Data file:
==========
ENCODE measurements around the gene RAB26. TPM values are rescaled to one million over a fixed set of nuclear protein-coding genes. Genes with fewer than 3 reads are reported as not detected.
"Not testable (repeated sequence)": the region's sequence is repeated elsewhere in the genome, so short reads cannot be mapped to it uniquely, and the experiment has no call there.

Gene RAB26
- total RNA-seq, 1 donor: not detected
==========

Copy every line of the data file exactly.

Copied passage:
ENCODE measurements around the gene RAB26. TPM values are rescaled to one million over a fixed set of nuclear protein-coding genes. Genes with fewer than 3 reads are reported as not detected.
"Not testable (repeated sequence)": the region's sequence is repeated elsewhere in the genome, so short reads cannot be mapped to it uniquely, and the experiment has no call there.

Gene RAB26
- total RNA-seq, 1 donor: not detected